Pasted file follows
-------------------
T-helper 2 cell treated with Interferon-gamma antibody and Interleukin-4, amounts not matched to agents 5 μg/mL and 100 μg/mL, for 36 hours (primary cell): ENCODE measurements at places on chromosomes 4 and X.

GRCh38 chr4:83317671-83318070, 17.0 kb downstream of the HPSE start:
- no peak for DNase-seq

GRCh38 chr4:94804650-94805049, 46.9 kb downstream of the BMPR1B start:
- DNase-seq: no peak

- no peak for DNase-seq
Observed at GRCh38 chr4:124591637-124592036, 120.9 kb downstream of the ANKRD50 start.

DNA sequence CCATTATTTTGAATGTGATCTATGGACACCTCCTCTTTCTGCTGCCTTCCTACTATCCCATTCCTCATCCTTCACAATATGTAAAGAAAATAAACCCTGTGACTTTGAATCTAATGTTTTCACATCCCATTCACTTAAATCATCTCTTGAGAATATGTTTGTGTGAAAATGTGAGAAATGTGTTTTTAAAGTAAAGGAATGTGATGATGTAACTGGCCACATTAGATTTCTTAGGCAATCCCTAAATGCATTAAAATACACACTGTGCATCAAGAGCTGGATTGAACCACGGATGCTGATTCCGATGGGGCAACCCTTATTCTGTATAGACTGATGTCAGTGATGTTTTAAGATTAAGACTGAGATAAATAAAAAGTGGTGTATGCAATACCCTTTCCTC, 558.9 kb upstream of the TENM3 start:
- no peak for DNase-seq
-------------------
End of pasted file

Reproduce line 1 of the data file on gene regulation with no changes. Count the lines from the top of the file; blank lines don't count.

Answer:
T-helper 2 cell treated with Interferon-gamma antibody and Interleukin-4, amounts not matched to agents 5 μg/mL and 100 μg/mL, for 36 hours (primary cell): ENCODE measurements at places on chromosomes 4 and X.